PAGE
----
Heavy traffic numbers expected for holiday travel

AAA predicts lower gas prices
Dec 18, 2013

CHARLOTTE — A record number of North Carolinians, about 2.8 million, will travel 50 miles or more for the Christmas/New Year's holiday, according to AAA Carolinas.

Travel volume represents an increase of 48,500 total travelers compared to last year. An estimated 2,559,700, or 90.5 percent of total travelers, plan to drive to their destination.

The 12-day Christmas/New Year's travel holiday is defined as Saturday, Dec. 21, through Wednesday, Jan. 1, which is one day longer than the travel period last year. The year-end holiday ranges from 10 to 13 days, and volume often increases relative to length.

"As the longest holiday travel period of the year, the Christmas/New Year's holiday is also one of the deadliest," said David E. Parsons, president and CEO of AAA Carolinas. "Drivers should buckle up and avoid drinking and driving, speeding and texting behind the wheel."

Last year, 37 people died on North Carolina roads during the year-end holiday travel period — 38 percent of those involved a drunk driver and 43 percent of those who died weren't wearing a seat belt.

North Carolina gas prices currently average $3.23 — the same price as a year ago. After falling to a year-low of $3.19 on Nov. 14, prices rose to $3.33 on Nov. 27, but have fallen steadily since then. Prices are expected to continue the downward trend through the end of the year due to rising supplies and increased refinery production.

Motorists can find the cheapest gasoline in North Carolina in High Point at $3.18 a gallon and the most expensive gas in Boone at $3.30. Drivers will enjoy lower prices in South Carolina at $3.07, Tennessee at $3.06, Virginia at $3.15 and Georgia at $3.17.

An estimated 155,200 North Carolinians will fly to their destinations, accounting for 5.5 percent of travelers, and 111,600 or 4 percent will use another mode of transportation, such as train, bus or boat.

Airfares are down 3 percent from a year ago, averaging $199 for the top 40 U.S. routes. However, travelers will see higher car rental rates, up 13 percent to $63 per day compared to $55 per day last year.

Hotel rates for AAA Three Diamond hotels average $138, down 3 percent from last year, while AAA Two Diamond hotels average $102, up 1 percent from a year ago.

North Carolina travelers are expected to log an average trip of 965 miles from home, a significant increase from 765 miles last year.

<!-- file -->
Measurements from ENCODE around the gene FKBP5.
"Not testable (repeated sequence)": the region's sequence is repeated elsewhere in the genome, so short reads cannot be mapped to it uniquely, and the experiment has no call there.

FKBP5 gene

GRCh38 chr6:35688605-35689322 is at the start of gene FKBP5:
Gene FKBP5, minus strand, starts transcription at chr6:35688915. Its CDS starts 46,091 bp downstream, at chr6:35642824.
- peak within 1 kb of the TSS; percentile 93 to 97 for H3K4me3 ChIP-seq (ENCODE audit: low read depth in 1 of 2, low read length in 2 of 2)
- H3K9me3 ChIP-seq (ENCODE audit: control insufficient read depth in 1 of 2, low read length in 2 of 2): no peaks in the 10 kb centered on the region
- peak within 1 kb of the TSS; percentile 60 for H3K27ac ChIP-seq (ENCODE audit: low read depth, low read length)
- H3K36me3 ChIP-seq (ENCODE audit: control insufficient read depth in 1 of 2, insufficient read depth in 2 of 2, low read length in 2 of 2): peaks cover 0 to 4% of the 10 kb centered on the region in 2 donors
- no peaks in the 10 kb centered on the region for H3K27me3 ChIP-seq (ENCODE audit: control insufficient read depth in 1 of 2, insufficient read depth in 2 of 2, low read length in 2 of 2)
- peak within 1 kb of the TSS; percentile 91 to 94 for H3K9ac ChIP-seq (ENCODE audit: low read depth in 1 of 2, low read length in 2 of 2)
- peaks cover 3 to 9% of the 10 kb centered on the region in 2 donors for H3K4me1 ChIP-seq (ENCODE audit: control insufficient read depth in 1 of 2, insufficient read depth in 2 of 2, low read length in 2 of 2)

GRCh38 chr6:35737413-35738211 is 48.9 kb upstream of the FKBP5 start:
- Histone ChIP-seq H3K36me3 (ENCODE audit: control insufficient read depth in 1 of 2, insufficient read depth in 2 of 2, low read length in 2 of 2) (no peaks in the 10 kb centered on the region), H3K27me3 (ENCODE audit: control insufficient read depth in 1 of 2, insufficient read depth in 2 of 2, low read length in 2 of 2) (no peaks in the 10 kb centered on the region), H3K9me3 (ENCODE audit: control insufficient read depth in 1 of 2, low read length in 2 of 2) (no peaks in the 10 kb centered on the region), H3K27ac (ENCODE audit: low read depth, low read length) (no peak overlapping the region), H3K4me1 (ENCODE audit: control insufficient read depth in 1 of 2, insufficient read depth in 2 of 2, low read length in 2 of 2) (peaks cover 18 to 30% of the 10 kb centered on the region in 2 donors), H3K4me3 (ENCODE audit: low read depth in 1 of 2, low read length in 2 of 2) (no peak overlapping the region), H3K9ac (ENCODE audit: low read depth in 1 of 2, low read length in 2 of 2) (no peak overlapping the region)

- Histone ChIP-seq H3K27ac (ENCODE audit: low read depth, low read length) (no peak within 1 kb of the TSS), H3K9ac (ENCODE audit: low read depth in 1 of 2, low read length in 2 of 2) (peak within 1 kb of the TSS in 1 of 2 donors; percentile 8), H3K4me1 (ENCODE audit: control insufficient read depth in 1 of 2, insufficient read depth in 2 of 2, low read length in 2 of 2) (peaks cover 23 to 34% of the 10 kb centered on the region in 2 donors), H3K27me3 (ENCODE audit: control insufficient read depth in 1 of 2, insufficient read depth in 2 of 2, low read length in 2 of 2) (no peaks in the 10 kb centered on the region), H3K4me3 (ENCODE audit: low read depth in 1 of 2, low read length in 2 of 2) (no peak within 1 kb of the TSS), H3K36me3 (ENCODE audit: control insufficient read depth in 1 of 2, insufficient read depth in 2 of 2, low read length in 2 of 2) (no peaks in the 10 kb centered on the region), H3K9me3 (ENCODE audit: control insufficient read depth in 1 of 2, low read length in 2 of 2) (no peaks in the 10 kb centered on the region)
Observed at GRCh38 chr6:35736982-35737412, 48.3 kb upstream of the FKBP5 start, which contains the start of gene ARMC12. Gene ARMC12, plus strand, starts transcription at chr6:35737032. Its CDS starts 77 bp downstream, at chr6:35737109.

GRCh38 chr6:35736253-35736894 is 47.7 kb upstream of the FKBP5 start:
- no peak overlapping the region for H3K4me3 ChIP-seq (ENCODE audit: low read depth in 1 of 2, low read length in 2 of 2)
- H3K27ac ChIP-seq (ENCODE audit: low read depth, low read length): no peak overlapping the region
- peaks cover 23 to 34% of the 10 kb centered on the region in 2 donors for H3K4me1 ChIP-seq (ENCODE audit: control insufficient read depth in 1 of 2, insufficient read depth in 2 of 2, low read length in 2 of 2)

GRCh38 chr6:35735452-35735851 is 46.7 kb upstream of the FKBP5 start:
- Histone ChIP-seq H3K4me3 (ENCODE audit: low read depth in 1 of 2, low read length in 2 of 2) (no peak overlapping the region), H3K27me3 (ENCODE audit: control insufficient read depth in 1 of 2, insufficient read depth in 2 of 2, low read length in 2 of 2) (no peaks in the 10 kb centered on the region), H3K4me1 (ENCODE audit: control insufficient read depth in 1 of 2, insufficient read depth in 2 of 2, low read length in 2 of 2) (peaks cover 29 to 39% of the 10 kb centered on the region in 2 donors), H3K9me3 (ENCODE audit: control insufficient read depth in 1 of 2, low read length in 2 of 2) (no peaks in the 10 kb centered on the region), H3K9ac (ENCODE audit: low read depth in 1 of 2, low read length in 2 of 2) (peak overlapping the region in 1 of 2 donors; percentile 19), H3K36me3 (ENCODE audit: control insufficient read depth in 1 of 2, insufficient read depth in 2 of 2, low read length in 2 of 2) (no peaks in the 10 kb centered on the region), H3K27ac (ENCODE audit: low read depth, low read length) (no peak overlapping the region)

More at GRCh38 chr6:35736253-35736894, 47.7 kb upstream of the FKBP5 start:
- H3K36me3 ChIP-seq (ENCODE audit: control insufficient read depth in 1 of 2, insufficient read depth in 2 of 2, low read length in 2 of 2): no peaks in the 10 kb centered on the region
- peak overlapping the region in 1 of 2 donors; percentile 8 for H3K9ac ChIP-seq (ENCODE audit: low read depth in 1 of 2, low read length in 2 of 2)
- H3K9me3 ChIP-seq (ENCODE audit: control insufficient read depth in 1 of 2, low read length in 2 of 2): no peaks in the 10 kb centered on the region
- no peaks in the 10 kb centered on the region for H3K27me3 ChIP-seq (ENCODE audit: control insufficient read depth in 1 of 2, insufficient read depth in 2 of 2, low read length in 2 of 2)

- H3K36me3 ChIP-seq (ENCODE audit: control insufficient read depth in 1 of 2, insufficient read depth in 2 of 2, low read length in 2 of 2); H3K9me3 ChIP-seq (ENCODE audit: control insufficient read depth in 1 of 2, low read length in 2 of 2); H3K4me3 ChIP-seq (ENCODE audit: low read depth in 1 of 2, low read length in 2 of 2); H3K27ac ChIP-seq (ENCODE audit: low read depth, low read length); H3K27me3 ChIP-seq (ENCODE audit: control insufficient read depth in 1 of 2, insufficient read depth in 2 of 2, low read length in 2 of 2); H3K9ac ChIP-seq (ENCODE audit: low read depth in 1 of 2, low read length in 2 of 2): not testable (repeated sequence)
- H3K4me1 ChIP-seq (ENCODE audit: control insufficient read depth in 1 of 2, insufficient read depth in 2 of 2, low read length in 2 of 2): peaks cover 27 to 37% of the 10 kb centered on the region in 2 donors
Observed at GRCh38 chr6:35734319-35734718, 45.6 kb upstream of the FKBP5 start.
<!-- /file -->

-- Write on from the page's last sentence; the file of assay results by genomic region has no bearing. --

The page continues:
Drunk driving is always a major problem during this travel period with holiday parties often held between Christmas and New Year's. Drivers are advised to secure a designated driver or call a cab if they are planning to consume alcohol.

North Carolina's "Booze It & Lose It" campaign, which runs Dec. 13 through Jan. 5, includes checkpoints and stepped-up patrols to remove impaired drivers from North Carolina roads.

After 11 months, traffic fatalities are trending sharply downward this year in both North and South Carolina, as well as nationally.

As of Dec. 1, North Carolina saw a 7.8 percent drop year-to-date from 1,227 traffic deaths to 1,115, including a decline of 118 alcohol-involved traffic deaths. During the same 11 months, South Carolina's fatal crashes declined 11.9 percent from 787 to 695, and alcohol-related fatalities dropped more than 35 percent.

Traffic safety officials in both states credit the drop to more intense patrolling of high-crash corridors; checkpoints and crackdowns on drunk drivers, unbuckled drivers and passengers; stricter speed-limit enforcement; and a decline in vehicle miles traveled.

During the holiday period, unexpected weather or vehicle problems may leave motorists stranded this holiday season and inclement weather is possible. AAA Carolinas recommends keeping an emergency kit in your car that includes:

  • Mobile phone and car charger
  • Blankets and flashlight with extra batteries
  • A first aid kit
  • Drinking water and non-perishable snacks
  • Small shovel and sack of sand or cat litter for traction
  • Windshield scraper
  • Battery booster cables
  • Plastic emergency triangle reflectors

North Carolina suspends most construction projects during the holiday travel period, with these exceptions:

  • U.S. 158 on Elizabeth Street in downtown Elizabeth City will remain in its two lane, two-way configuration through the holiday.
  • The U.S. 158 Westbound Wright Memorial Bridge over the Currituck Sound is closed for deck repair. All traffic is in a two-lane, two-way pattern on the eastbound bridge and will remain in this pattern until May 2014.
  • U.S. 13, just north of Windsor, is closed with a local detour route. The detour adds five minutes of travel time.
  • I-440, in Wake County, between the I-40/I-440 split and US 64/264 will be reduced from six lanes to four lanes by Dec. 20.
  • I-73 in Guilford County is reduced to two lanes in each direction between I-40 and I-85 for a new interchange with High Point Road.

For the latest on construction delays, up-to-date traffic information related to closed travel lanes, accidents or expected congestion due to special events, go to the North Carolina Department of Transportation website, www.ncdot.org, and click on Travel & Maps and then on the Traveler Information Management System.

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